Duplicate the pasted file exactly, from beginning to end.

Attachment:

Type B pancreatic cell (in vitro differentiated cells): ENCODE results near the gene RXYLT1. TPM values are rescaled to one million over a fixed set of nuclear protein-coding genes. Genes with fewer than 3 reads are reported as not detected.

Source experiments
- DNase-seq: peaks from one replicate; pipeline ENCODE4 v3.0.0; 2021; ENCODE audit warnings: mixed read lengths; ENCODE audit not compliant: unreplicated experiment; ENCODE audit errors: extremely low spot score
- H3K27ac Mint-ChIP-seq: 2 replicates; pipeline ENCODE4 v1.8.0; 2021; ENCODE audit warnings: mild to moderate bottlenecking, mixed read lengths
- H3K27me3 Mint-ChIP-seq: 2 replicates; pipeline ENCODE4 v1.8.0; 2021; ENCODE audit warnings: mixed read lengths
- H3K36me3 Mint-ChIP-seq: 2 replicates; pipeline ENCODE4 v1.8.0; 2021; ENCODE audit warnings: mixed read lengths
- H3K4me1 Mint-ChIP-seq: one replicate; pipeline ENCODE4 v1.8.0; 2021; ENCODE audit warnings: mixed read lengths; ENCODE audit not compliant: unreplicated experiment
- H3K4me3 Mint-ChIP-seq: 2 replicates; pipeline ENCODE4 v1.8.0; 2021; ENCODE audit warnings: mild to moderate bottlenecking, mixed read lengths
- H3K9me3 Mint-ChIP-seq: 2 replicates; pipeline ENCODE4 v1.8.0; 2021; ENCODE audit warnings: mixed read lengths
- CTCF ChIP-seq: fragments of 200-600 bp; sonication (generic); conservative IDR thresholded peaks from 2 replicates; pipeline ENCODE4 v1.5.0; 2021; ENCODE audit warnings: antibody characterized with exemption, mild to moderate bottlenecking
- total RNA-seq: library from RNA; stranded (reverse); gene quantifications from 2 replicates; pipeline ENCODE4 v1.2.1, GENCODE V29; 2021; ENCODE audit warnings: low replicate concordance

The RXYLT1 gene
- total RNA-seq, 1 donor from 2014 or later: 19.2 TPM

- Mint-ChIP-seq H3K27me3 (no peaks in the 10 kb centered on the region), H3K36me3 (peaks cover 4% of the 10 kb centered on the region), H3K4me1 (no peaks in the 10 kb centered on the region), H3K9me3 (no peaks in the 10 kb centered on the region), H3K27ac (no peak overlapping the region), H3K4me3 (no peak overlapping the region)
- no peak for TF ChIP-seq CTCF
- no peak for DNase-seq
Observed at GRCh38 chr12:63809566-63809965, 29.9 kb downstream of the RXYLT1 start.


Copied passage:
Type B pancreatic cell (in vitro differentiated cells): ENCODE results near the gene RXYLT1. TPM values are rescaled to one million over a fixed set of nuclear protein-coding genes. Genes with fewer than 3 reads are reported as not detected.

Source experiments
- DNase-seq: peaks from one replicate; pipeline ENCODE4 v3.0.0; 2021; ENCODE audit warnings: mixed read lengths; ENCODE audit not compliant: unreplicated experiment; ENCODE audit errors: extremely low spot score
- H3K27ac Mint-ChIP-seq: 2 replicates; pipeline ENCODE4 v1.8.0; 2021; ENCODE audit warnings: mild to moderate bottlenecking, mixed read lengths
- H3K27me3 Mint-ChIP-seq: 2 replicates; pipeline ENCODE4 v1.8.0; 2021; ENCODE audit warnings: mixed read lengths
- H3K36me3 Mint-ChIP-seq: 2 replicates; pipeline ENCODE4 v1.8.0; 2021; ENCODE audit warnings: mixed read lengths
- H3K4me1 Mint-ChIP-seq: one replicate; pipeline ENCODE4 v1.8.0; 2021; ENCODE audit warnings: mixed read lengths; ENCODE audit not compliant: unreplicated experiment
- H3K4me3 Mint-ChIP-seq: 2 replicates; pipeline ENCODE4 v1.8.0; 2021; ENCODE audit warnings: mild to moderate bottlenecking, mixed read lengths
- H3K9me3 Mint-ChIP-seq: 2 replicates; pipeline ENCODE4 v1.8.0; 2021; ENCODE audit warnings: mixed read lengths
- CTCF ChIP-seq: fragments of 200-600 bp; sonication (generic); conservative IDR thresholded peaks from 2 replicates; pipeline ENCODE4 v1.5.0; 2021; ENCODE audit warnings: antibody characterized with exemption, mild to moderate bottlenecking
- total RNA-seq: library from RNA; stranded (reverse); gene quantifications from 2 replicates; pipeline ENCODE4 v1.2.1, GENCODE V29; 2021; ENCODE audit warnings: low replicate concordance

The RXYLT1 gene
- total RNA-seq, 1 donor from 2014 or later: 19.2 TPM

- Mint-ChIP-seq H3K27me3 (no peaks in the 10 kb centered on the region), H3K36me3 (peaks cover 4% of the 10 kb centered on the region), H3K4me1 (no peaks in the 10 kb centered on the region), H3K9me3 (no peaks in the 10 kb centered on the region), H3K27ac (no peak overlapping the region), H3K4me3 (no peak overlapping the region)
- no peak for TF ChIP-seq CTCF
- no peak for DNase-seq
Observed at GRCh38 chr12:63809566-63809965, 29.9 kb downstream of the RXYLT1 start.